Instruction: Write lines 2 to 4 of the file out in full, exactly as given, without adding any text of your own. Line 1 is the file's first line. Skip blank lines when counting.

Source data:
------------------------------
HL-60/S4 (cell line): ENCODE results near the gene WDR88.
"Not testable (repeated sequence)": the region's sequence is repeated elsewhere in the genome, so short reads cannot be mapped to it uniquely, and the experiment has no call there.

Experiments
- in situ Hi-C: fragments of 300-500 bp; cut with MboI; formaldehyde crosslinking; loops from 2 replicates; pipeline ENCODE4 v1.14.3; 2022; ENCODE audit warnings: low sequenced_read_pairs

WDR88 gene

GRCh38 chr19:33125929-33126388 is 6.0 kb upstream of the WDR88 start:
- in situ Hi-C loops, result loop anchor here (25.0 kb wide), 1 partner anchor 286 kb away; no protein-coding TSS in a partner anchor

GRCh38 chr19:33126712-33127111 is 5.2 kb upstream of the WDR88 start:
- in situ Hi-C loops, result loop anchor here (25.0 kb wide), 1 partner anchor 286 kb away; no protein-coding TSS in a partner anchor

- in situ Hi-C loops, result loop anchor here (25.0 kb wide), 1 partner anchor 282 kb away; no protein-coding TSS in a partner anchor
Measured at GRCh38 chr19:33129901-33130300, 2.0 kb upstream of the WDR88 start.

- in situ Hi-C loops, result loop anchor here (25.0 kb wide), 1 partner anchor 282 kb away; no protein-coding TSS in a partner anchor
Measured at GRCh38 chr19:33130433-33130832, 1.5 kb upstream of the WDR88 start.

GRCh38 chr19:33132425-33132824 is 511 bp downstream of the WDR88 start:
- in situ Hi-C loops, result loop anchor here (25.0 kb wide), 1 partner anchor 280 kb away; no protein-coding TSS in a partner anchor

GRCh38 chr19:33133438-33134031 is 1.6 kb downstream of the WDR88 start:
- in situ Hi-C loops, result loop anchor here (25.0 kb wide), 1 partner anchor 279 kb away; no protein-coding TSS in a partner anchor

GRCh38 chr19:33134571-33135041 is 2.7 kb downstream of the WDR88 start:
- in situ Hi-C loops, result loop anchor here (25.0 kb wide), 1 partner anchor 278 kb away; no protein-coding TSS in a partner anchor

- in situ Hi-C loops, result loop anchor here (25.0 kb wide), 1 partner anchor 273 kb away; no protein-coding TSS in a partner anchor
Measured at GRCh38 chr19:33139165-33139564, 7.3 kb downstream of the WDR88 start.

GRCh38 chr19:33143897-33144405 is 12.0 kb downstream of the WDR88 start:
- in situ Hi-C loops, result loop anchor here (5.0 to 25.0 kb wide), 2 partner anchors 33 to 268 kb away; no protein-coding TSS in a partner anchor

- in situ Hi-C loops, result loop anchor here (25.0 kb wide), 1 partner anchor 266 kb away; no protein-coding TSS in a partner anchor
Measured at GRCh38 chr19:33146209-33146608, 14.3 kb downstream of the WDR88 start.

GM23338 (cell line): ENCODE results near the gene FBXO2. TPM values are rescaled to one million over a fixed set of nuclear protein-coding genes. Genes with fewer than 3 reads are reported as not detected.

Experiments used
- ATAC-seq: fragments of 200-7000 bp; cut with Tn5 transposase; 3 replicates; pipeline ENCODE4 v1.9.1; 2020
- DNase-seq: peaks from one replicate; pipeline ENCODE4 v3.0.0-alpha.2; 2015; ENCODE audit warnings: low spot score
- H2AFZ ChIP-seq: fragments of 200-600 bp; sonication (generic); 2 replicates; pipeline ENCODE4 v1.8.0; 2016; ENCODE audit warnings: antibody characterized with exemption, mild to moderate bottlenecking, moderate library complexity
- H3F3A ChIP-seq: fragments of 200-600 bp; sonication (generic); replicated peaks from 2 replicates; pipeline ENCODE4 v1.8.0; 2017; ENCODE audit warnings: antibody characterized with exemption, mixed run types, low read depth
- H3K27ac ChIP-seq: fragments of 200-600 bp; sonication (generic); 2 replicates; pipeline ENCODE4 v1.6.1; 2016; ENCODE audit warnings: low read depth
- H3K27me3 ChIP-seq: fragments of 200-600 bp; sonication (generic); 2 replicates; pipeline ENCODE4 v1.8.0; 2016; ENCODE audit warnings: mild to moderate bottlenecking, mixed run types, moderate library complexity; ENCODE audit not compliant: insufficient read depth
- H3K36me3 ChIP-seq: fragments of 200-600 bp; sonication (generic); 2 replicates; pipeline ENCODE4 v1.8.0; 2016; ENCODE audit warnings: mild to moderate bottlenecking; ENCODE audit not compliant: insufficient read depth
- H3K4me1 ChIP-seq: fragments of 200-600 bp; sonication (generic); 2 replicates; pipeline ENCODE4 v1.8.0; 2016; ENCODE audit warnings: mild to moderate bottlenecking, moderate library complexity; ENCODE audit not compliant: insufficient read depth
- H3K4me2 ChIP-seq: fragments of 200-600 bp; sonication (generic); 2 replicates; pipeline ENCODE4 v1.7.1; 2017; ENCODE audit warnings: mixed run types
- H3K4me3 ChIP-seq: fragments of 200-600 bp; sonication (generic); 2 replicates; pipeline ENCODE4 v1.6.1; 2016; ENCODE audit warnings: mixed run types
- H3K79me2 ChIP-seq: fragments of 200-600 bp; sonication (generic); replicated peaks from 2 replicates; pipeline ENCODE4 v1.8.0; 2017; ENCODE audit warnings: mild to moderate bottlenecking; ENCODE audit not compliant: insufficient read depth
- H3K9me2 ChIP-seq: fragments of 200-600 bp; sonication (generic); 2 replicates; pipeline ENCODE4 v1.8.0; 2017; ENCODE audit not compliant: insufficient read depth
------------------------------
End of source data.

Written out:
"Not testable (repeated sequence)": the region's sequence is repeated elsewhere in the genome, so short reads cannot be mapped to it uniquely, and the experiment has no call there.

Experiments
- in situ Hi-C: fragments of 300-500 bp; cut with MboI; formaldehyde crosslinking; loops from 2 replicates; pipeline ENCODE4 v1.14.3; 2022; ENCODE audit warnings: low sequenced_read_pairs